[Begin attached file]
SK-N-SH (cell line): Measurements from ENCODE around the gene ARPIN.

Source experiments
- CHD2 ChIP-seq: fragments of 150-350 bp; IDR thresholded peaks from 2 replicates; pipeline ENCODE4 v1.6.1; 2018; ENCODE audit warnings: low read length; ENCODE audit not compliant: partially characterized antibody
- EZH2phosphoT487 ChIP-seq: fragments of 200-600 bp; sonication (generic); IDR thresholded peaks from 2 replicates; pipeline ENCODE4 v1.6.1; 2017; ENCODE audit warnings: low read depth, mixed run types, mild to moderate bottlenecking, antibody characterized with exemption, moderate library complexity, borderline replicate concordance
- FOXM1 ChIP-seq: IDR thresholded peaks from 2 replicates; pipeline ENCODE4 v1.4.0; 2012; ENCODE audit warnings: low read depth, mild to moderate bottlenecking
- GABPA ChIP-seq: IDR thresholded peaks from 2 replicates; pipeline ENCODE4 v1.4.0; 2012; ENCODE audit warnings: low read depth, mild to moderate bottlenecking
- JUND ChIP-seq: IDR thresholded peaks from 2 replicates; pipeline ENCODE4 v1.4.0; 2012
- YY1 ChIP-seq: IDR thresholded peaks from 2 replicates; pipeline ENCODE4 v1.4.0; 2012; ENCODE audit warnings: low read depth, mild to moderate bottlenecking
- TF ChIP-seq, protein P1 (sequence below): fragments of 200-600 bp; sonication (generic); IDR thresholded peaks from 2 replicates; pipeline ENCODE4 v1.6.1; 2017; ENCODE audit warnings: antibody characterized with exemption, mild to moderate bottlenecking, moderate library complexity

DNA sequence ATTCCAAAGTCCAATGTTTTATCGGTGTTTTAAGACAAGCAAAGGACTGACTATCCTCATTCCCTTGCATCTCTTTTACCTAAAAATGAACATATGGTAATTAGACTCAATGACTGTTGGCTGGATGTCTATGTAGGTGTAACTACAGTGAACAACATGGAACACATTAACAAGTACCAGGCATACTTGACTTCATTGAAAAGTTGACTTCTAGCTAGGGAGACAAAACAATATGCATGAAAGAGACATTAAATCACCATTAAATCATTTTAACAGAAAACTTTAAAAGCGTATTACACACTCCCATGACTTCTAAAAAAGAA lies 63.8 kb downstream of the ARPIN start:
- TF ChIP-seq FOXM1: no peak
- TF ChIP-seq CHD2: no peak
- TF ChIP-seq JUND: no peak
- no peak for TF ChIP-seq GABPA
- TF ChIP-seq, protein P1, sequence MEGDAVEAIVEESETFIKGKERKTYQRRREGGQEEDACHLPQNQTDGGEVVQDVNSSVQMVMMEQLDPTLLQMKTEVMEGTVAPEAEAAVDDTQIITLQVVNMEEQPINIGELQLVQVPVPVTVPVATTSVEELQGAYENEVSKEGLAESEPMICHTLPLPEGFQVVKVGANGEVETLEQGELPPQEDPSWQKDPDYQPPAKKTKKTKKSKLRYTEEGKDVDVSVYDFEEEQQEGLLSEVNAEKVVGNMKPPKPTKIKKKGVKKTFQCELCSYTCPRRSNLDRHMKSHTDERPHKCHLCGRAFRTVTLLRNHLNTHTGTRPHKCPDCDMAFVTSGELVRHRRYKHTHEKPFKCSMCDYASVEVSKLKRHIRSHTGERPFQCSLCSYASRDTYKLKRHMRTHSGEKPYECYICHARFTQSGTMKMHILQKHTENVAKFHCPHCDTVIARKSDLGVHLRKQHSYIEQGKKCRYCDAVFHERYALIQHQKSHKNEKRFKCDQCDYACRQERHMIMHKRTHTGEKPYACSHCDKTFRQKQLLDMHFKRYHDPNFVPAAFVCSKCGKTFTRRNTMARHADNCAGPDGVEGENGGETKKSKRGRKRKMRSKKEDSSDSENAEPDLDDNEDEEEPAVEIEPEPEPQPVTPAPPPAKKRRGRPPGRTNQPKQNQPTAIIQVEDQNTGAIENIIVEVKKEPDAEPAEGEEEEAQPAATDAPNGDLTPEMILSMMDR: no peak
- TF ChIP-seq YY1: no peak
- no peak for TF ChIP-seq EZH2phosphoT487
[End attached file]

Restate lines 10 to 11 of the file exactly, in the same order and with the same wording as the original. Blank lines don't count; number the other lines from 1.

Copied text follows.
DNA sequence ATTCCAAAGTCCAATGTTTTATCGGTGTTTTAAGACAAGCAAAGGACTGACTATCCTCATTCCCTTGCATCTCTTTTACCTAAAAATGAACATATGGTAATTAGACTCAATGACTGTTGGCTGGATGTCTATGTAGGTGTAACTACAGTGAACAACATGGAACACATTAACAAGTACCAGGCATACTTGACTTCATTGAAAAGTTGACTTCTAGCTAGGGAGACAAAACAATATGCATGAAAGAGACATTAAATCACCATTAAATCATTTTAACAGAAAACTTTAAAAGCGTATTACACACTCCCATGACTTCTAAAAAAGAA lies 63.8 kb downstream of the ARPIN start:
- TF ChIP-seq FOXM1: no peak